After weeks of wrangling over the issue, the European Commission approved a draft law that would create a gender quota for non-executive directors of stock-listed companies across the European Union. If approved, the new regulations would stipulate that women occupy 40 percent of the seats on the non-executive boards of Europe's roughly 5,000 publicly traded companies by 2020. In instances where candidates' professional qualifications were the same, women would also be given preference, should they be under-represented in that company. Companies that do not adhere to the rules could be sanctioned.
The proposal is a watered-down version of one put forward by the quota's long-time champion, European Justice Commissioner Viviane Reding, who vowed not to give up after her first effort was blocked by the Commission in September.
But the proposal must still be approved by the European Parliament and the Council of the European Union, the powerful EU body that comprises the leaders of the 27 member states. This may prove difficult because a few countries, including Germany and the United Kingdom, are opposed to a legally binding gender quota.
"Europe shouldn't decide on things that member states can better regulate themselves," she told the daily Wiesbadener Kurier.
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Leftist and left-leaning German newspapers appear to be for the new proposal, but fortunately at least one conservative paper, the Frankfurter Allgemeine Zeitung, is questioning the wisdom of Mrs. Reding's efforts:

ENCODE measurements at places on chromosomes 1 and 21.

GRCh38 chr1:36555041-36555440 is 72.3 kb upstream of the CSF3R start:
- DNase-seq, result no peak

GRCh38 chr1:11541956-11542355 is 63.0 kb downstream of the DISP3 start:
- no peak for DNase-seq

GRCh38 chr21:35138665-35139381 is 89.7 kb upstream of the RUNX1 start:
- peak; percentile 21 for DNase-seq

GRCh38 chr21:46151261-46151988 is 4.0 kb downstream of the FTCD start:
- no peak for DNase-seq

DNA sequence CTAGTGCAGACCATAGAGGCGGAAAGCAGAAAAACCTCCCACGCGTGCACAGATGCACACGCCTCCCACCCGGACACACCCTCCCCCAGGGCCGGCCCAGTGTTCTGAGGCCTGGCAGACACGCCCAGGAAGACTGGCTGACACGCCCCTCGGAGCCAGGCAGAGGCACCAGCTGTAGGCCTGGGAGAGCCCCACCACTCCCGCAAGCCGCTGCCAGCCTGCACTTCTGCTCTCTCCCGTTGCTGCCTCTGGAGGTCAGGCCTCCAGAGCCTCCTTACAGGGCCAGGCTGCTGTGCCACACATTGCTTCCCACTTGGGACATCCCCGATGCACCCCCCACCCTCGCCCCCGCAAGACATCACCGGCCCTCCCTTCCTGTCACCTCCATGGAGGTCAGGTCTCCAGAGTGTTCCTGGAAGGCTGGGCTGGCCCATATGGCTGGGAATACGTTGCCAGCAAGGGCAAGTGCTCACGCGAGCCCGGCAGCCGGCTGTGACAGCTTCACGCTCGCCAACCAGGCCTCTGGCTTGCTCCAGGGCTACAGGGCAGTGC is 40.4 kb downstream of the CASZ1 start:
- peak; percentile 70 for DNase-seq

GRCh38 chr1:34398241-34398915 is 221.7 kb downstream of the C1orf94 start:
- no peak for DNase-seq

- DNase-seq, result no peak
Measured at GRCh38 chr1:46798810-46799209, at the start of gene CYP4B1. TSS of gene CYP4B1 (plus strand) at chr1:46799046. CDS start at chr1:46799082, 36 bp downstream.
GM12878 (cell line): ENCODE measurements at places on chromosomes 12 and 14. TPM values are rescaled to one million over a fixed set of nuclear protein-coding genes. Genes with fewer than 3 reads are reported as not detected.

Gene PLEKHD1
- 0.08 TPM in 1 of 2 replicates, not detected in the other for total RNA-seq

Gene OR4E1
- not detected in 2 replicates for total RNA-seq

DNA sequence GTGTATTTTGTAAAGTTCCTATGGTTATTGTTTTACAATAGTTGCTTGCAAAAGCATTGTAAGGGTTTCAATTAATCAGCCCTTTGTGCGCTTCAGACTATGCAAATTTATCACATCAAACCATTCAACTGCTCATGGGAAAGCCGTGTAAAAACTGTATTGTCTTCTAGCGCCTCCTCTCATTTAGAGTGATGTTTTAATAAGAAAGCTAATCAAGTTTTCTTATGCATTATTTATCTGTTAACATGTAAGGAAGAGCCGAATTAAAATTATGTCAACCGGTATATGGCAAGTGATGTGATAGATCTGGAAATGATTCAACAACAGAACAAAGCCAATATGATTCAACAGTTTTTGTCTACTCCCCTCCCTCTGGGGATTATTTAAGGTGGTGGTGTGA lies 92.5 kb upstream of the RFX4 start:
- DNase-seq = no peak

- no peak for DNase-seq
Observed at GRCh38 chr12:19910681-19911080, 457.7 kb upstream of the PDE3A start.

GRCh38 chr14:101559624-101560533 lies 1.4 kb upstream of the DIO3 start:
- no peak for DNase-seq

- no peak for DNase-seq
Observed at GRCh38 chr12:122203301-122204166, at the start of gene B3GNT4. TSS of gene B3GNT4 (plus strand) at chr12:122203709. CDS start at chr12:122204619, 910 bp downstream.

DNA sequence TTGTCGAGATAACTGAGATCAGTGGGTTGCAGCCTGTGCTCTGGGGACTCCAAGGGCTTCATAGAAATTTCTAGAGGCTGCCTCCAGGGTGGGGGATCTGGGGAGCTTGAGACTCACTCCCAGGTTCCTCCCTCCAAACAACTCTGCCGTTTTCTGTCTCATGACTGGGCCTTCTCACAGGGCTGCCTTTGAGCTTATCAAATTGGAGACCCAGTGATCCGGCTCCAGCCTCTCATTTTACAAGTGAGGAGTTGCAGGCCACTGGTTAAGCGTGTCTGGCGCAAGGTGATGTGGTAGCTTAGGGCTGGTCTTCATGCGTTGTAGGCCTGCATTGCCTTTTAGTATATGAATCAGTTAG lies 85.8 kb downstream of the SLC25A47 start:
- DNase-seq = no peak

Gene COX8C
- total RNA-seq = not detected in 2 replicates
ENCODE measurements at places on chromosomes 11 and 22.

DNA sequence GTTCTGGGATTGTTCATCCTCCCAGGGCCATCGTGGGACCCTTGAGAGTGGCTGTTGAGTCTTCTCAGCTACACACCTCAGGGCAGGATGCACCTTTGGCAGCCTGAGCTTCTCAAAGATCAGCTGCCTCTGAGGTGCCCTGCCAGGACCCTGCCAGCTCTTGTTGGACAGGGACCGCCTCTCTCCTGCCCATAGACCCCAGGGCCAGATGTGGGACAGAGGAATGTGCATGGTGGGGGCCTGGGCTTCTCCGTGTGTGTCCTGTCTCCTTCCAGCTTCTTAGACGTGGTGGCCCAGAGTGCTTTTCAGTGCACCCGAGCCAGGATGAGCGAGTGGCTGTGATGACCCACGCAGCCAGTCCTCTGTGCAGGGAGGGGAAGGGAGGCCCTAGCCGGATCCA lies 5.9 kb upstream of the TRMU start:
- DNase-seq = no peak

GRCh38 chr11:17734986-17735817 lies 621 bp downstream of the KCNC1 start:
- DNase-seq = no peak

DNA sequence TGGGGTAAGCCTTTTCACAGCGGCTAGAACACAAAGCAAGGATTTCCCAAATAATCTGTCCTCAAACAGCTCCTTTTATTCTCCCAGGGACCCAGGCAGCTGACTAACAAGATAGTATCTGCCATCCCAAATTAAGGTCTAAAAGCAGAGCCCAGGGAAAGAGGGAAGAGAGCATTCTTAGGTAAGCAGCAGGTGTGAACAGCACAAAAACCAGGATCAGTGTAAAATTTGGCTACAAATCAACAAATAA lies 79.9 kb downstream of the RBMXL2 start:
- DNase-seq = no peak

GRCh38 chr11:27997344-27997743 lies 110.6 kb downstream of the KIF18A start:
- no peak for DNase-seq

"Still, the EU is sawing off its own branches, so to speak. Reding's wish for the European Commission to be yet more political, if that is possible, opposes the wishes of the individual member states who support the Union. The mantra 'more Europe,' which has been accepted amid the debt crisis, will not be parroted in every area. On the contrary, the general competence of the EU, often supported by the member states, is actually considered a cause of Europe's crisis of confidence. When moral interventionism is piled on top of all that, it's time for the Union to reflect upon its condition."
If Mrs. Reding, a Luxembourg politician, currently serving as European Commissioner for Justice, Fundamental Rights and Citizenship, succeeds in her efforts, the logical next step for her is to start working on an extension of the law, calling for mandatory quotas for homosexuals and lesbians in the boardrooms. And why not also quotas e.g. for muslims, atheists, children, retired people, you name it ....
There are still thousands of unheard of new regulations waiting to be introduced by the unelected and overpaid eurocrats. And they know, that every new European directive and regulation leads to an even bigger bureaucracy to control the lives of ordinary citizens .....